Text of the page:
ope Francis shook the Catholic world on Thursday, stating in stark terms that the Church has erred by focusing so heavily on abortion, homosexuality, and contraception, to the detriment of traditional Christian values like helping the poor.
But while Pope Francis' candor in an interview published in 16 Jesuit periodicals worldwide (including the U.S.'s America) is striking, the biggest takeaway is that the Pope has a strategy for winning back disenchanted and isolated Catholics.
His strategy relies on welcoming Catholics back to the fold without offending the traditional structure. He is steering the Church towards universally popular values and causes, like acceptance, forgiveness, and charity, while de-emphasizing controversial doctrines, such as gays and contraception.
Over his first six months in the Vatican, the Pope has shifted the Church towards a less judgmental approach. This change was evident this summer, when he said of gay priests, "Who am I to judge?"
His latest interview builds upon this new direction. Of gays in particular, the pope actually expanded his views beyond just priests, but without expressing support or acceptance of homosexuality. "Tell me: When God looks at a gay person, does he endorse the existence of his person with love, or reject and condemn this person?" he said. "We must always consider the person."
The Pope's words strike a careful balance, revealing an unprecedented level of acceptance to appeal to younger and progressive Catholics without overriding the Church's teachings.
This was even more apparent when he addressed criticism that he has not spoken often enough about issues pertaining to sex and procreation. "We cannot insist only on issues related to abortion, gay marriage, and the use of contraceptive methods," he said, adding, "It is not necessary to talk about these issues all the time."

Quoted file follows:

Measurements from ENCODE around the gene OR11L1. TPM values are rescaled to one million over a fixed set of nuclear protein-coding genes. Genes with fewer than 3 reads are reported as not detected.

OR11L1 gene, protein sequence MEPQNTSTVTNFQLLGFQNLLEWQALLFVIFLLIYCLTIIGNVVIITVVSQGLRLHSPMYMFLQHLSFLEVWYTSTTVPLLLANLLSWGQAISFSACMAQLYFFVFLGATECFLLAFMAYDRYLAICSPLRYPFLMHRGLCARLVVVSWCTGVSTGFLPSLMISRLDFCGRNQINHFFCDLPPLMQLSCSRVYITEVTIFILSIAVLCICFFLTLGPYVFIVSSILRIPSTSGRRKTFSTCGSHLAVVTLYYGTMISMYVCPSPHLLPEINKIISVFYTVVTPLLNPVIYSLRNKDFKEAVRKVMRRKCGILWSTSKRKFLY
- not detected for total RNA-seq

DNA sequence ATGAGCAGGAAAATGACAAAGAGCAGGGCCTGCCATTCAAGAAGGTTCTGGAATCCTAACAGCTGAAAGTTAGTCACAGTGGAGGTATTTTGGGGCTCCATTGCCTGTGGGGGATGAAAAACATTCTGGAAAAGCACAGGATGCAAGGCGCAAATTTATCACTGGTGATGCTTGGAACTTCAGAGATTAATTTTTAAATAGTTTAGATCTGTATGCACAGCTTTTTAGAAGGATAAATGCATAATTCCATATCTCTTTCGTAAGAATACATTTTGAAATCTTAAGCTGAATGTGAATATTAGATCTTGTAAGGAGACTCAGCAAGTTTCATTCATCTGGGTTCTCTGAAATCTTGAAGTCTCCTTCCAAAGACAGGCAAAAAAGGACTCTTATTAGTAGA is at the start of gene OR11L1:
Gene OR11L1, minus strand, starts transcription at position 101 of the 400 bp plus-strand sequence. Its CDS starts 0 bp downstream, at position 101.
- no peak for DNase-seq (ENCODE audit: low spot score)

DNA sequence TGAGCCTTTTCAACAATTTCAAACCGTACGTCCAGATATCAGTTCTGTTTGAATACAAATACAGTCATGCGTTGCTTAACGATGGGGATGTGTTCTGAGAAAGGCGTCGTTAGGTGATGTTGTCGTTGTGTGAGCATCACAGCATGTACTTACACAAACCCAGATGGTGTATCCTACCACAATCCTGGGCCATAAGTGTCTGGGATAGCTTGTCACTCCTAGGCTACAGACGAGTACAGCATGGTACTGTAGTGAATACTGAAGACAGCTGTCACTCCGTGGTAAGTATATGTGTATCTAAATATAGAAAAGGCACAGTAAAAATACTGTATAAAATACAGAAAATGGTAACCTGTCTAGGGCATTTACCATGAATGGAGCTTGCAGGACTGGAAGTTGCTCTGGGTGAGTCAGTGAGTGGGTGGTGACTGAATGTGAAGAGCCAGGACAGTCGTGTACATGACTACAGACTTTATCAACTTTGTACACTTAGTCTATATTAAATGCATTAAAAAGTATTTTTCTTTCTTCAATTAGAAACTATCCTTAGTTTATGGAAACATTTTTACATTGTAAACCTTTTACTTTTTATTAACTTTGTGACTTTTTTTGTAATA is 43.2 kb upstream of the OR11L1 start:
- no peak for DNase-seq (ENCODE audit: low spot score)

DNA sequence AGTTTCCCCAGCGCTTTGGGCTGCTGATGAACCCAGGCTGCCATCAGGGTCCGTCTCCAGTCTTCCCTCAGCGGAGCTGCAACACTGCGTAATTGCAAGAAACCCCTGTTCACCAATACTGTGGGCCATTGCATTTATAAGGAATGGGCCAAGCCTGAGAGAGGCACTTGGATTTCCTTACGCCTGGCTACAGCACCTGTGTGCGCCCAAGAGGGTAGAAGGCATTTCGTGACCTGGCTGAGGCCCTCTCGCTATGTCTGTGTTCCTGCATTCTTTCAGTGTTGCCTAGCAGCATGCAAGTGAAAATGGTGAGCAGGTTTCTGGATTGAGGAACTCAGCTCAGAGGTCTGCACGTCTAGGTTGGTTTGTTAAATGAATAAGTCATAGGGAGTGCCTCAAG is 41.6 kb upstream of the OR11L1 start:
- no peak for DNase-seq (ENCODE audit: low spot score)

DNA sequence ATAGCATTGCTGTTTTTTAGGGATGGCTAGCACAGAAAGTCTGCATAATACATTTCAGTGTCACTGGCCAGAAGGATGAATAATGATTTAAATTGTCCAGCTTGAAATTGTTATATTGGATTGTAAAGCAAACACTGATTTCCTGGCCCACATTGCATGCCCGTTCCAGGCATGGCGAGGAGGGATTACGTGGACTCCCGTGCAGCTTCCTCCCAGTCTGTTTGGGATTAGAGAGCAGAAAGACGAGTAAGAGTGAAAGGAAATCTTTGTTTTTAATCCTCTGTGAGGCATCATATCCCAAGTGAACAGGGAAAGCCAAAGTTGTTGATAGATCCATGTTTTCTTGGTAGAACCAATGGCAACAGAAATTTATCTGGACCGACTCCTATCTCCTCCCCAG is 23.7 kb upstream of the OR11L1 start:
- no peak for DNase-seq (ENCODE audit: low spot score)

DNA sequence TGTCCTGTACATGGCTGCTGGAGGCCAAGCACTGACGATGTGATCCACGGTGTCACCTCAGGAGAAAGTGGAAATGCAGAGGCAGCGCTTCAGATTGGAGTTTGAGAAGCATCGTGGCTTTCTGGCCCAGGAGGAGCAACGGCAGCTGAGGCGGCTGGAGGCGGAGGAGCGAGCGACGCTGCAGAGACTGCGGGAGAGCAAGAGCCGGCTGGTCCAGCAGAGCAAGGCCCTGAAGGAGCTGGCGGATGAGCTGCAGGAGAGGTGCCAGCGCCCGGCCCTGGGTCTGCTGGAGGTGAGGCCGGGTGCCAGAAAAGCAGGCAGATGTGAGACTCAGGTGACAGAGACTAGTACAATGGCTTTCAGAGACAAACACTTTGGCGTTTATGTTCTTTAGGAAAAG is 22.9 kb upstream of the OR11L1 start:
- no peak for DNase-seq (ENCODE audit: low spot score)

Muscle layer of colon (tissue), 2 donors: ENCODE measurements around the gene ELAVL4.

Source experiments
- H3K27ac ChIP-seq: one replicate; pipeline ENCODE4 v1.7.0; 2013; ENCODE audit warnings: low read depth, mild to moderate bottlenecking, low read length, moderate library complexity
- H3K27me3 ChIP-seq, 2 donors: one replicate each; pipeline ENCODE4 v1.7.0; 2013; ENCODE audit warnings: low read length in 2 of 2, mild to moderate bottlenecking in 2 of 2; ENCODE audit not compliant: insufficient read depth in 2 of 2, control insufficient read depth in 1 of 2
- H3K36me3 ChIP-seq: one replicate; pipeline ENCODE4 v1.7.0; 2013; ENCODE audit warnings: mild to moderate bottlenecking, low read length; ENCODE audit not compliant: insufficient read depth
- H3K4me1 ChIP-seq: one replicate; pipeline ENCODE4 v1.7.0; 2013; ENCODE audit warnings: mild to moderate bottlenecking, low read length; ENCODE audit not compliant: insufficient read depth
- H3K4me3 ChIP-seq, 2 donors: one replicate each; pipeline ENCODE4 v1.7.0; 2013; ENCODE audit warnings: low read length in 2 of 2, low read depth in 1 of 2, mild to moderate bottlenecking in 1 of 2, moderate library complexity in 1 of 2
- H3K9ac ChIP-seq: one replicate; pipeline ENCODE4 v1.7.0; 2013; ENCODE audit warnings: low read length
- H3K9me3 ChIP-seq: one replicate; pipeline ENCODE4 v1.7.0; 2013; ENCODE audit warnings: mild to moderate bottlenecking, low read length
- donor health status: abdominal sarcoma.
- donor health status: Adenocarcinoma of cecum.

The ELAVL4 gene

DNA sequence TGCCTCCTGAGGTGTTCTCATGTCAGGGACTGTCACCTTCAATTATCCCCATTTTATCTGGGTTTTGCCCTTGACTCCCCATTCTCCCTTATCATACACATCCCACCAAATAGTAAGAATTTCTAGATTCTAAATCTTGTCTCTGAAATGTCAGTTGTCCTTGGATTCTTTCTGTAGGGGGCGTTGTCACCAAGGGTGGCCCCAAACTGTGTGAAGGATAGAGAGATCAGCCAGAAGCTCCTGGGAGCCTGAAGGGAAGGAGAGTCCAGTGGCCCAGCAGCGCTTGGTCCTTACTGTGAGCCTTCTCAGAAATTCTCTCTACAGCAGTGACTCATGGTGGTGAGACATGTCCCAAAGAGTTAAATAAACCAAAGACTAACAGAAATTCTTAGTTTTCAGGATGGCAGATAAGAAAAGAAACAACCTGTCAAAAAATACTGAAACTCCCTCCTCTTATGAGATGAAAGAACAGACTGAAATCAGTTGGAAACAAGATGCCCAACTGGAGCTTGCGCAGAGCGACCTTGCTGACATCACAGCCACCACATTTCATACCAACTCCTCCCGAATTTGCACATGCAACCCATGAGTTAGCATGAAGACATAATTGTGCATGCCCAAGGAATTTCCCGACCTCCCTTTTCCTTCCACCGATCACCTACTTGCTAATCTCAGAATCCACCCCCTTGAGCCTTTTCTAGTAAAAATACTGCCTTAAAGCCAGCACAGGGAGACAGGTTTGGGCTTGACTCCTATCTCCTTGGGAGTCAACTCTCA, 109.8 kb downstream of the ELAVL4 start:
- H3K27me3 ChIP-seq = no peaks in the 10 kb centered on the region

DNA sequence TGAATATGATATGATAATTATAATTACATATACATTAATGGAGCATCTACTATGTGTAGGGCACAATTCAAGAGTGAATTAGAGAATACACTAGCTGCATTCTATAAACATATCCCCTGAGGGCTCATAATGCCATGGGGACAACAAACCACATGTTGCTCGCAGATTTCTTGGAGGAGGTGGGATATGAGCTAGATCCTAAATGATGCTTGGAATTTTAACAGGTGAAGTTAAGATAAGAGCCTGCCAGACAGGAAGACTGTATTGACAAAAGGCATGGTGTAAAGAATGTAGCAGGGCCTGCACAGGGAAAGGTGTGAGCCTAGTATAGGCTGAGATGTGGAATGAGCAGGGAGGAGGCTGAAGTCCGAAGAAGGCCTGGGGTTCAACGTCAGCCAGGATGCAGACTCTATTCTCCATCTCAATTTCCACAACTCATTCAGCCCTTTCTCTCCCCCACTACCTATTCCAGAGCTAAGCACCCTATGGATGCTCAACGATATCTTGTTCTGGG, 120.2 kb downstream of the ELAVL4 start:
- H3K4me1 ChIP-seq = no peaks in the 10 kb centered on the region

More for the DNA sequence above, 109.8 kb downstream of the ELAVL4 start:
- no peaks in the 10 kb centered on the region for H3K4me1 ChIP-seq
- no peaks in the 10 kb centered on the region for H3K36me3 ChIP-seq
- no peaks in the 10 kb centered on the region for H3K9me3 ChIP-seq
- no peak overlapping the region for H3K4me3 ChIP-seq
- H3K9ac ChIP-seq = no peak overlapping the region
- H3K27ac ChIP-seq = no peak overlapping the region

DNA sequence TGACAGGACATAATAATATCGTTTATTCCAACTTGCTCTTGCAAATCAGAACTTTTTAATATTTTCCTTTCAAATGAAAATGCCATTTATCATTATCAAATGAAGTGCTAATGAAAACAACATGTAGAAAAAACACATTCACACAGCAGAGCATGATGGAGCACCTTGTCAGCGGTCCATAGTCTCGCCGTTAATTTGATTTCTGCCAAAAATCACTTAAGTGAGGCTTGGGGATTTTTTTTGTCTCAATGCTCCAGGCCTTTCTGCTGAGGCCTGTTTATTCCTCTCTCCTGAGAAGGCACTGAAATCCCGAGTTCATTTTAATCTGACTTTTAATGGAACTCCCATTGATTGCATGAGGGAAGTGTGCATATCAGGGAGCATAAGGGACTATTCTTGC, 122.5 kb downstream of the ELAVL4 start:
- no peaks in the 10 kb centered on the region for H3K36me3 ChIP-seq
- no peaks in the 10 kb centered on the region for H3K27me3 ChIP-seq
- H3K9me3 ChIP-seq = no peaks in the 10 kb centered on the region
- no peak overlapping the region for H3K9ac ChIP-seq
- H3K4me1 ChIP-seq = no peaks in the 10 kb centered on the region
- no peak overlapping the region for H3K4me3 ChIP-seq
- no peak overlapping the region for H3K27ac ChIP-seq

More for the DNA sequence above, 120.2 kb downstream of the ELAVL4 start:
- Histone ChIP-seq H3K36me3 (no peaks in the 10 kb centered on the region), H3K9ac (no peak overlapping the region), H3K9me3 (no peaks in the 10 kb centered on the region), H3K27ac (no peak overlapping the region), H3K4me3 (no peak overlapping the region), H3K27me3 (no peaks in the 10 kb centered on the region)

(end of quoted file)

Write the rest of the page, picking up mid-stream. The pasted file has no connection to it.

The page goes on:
He again stressed that on these matters "the teaching of the Church is clear." Yet he wisely recognized that these issues will diminish the Church if it is "obsessed with the transmission of a disjointed multitude of doctrines to be imposed insistently."
It is unlikely that the Pope will dramatically alter the Church's guidelines on these issues. Progressive Catholics may "want to see the Church brought into conformity with the egalitarian ethos of modern liberalism, including its embrace of gay rights, sexual freedom, and gender equality," writes Damon Linker at The New Republic, but "that simply isn't going to happen."
However, his more tolerant rhetoric may have strong appeal for modern Catholics and people across the world. Unlike the Second Vatican Council, which focused on making specific church changes, "the focus is on that internal change of heart," writes Pat Perrielo at the National Catholic Register. Pope Francis has moved from condemnation to "reminding us that the Church is meant to be a loving, caring, compassionate institution."
As the adroit Don Draper of Mad Men says, "If you don't like what is being said, change the conversation." And it is a huge compliment to the Pope that he has found a way to guide the church towards a new conversation that can excite disenchanted Catholics and foster a sense of connection to the church — all without disregarding traditionalists.
By focusing on a shift in attitude rather than doctrine, Pope Francis may achieve a near-impossible task of growing the Church's appeal while maintaining its doctrines. As Periello says, "He has yet to change anything in the Church, yet he has changed everything."
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